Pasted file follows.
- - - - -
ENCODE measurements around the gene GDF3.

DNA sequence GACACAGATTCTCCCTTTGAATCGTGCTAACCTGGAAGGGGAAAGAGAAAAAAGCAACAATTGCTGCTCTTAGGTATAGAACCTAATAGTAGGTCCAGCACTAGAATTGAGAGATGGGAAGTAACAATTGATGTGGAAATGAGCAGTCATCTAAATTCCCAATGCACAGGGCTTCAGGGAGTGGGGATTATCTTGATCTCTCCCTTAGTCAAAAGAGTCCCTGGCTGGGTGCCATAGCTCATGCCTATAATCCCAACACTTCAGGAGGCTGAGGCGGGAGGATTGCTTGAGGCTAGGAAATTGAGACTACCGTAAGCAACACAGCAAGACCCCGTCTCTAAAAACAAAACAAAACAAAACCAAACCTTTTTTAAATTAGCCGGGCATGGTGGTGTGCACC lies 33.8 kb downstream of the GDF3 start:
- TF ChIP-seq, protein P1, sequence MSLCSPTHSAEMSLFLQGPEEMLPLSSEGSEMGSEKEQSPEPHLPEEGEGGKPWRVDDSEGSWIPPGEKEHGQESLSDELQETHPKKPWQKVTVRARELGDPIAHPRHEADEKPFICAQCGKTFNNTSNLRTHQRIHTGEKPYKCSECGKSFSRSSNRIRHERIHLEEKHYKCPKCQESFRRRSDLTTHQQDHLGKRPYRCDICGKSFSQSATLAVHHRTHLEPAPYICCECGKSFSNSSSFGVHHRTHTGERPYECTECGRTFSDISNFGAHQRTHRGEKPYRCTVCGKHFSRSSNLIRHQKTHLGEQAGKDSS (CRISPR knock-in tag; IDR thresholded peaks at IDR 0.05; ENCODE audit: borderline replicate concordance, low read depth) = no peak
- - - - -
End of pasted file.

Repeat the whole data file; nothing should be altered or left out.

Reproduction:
ENCODE measurements around the gene GDF3.

DNA sequence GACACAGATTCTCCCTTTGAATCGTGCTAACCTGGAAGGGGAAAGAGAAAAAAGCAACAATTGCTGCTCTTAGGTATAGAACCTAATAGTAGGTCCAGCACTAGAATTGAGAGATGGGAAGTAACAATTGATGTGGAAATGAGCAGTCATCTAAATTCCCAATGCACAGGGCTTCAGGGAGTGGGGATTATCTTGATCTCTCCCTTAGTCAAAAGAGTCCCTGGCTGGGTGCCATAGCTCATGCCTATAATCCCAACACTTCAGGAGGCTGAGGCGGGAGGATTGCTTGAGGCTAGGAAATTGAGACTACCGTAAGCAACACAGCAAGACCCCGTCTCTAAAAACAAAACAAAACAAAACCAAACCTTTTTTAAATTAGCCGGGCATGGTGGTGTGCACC lies 33.8 kb downstream of the GDF3 start:
- TF ChIP-seq, protein P1, sequence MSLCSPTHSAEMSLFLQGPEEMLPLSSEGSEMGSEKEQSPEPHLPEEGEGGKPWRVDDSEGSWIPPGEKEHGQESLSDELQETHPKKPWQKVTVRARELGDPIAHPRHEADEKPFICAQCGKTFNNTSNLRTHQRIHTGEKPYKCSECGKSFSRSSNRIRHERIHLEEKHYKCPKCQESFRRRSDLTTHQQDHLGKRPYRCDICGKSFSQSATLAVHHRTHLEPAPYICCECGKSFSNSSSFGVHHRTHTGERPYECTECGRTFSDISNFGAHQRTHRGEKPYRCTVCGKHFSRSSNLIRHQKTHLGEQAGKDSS (CRISPR knock-in tag; IDR thresholded peaks at IDR 0.05; ENCODE audit: borderline replicate concordance, low read depth) = no peak